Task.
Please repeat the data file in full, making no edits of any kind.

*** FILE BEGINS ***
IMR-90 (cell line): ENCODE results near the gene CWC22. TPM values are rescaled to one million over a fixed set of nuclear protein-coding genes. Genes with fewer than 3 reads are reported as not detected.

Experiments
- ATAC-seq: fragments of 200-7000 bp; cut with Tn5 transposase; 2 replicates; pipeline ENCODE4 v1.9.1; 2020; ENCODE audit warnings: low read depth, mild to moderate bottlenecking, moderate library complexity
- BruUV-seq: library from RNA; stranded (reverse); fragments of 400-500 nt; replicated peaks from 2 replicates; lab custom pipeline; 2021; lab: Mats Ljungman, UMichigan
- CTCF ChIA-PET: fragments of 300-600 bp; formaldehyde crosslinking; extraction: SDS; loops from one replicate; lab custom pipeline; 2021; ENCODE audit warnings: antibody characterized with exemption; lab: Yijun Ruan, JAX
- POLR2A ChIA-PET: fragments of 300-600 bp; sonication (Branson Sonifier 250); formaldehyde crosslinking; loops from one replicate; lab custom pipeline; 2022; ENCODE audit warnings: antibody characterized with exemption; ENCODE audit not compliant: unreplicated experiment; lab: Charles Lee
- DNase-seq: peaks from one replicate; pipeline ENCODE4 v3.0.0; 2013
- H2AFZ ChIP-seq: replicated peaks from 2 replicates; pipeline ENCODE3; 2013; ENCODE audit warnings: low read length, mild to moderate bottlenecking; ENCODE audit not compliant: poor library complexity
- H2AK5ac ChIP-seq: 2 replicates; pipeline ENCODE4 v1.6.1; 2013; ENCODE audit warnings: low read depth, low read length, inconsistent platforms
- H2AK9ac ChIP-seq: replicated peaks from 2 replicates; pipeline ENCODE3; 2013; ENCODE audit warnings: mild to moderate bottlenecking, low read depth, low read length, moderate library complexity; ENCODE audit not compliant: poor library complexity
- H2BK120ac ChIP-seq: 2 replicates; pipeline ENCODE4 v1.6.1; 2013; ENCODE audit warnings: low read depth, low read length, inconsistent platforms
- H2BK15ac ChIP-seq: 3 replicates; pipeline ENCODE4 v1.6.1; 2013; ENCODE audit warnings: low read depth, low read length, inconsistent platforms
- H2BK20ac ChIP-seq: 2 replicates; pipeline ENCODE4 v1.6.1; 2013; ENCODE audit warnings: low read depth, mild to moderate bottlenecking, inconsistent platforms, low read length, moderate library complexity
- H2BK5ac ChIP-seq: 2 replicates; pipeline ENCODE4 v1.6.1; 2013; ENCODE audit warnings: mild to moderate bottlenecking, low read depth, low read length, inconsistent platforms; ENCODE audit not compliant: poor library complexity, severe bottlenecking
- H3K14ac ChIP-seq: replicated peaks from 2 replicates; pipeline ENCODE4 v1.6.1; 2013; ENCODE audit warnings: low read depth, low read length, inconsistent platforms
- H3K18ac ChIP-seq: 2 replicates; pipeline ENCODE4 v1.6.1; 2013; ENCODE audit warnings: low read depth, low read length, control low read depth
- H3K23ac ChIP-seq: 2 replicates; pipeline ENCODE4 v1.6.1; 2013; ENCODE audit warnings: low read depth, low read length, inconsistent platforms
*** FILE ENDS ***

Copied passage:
IMR-90 (cell line): ENCODE results near the gene CWC22. TPM values are rescaled to one million over a fixed set of nuclear protein-coding genes. Genes with fewer than 3 reads are reported as not detected.

Experiments
- ATAC-seq: fragments of 200-7000 bp; cut with Tn5 transposase; 2 replicates; pipeline ENCODE4 v1.9.1; 2020; ENCODE audit warnings: low read depth, mild to moderate bottlenecking, moderate library complexity
- BruUV-seq: library from RNA; stranded (reverse); fragments of 400-500 nt; replicated peaks from 2 replicates; lab custom pipeline; 2021; lab: Mats Ljungman, UMichigan
- CTCF ChIA-PET: fragments of 300-600 bp; formaldehyde crosslinking; extraction: SDS; loops from one replicate; lab custom pipeline; 2021; ENCODE audit warnings: antibody characterized with exemption; lab: Yijun Ruan, JAX
- POLR2A ChIA-PET: fragments of 300-600 bp; sonication (Branson Sonifier 250); formaldehyde crosslinking; loops from one replicate; lab custom pipeline; 2022; ENCODE audit warnings: antibody characterized with exemption; ENCODE audit not compliant: unreplicated experiment; lab: Charles Lee
- DNase-seq: peaks from one replicate; pipeline ENCODE4 v3.0.0; 2013
- H2AFZ ChIP-seq: replicated peaks from 2 replicates; pipeline ENCODE3; 2013; ENCODE audit warnings: low read length, mild to moderate bottlenecking; ENCODE audit not compliant: poor library complexity
- H2AK5ac ChIP-seq: 2 replicates; pipeline ENCODE4 v1.6.1; 2013; ENCODE audit warnings: low read depth, low read length, inconsistent platforms
- H2AK9ac ChIP-seq: replicated peaks from 2 replicates; pipeline ENCODE3; 2013; ENCODE audit warnings: mild to moderate bottlenecking, low read depth, low read length, moderate library complexity; ENCODE audit not compliant: poor library complexity
- H2BK120ac ChIP-seq: 2 replicates; pipeline ENCODE4 v1.6.1; 2013; ENCODE audit warnings: low read depth, low read length, inconsistent platforms
- H2BK15ac ChIP-seq: 3 replicates; pipeline ENCODE4 v1.6.1; 2013; ENCODE audit warnings: low read depth, low read length, inconsistent platforms
- H2BK20ac ChIP-seq: 2 replicates; pipeline ENCODE4 v1.6.1; 2013; ENCODE audit warnings: low read depth, mild to moderate bottlenecking, inconsistent platforms, low read length, moderate library complexity
- H2BK5ac ChIP-seq: 2 replicates; pipeline ENCODE4 v1.6.1; 2013; ENCODE audit warnings: mild to moderate bottlenecking, low read depth, low read length, inconsistent platforms; ENCODE audit not compliant: poor library complexity, severe bottlenecking
- H3K14ac ChIP-seq: replicated peaks from 2 replicates; pipeline ENCODE4 v1.6.1; 2013; ENCODE audit warnings: low read depth, low read length, inconsistent platforms
- H3K18ac ChIP-seq: 2 replicates; pipeline ENCODE4 v1.6.1; 2013; ENCODE audit warnings: low read depth, low read length, control low read depth
- H3K23ac ChIP-seq: 2 replicates; pipeline ENCODE4 v1.6.1; 2013; ENCODE audit warnings: low read depth, low read length, inconsistent platforms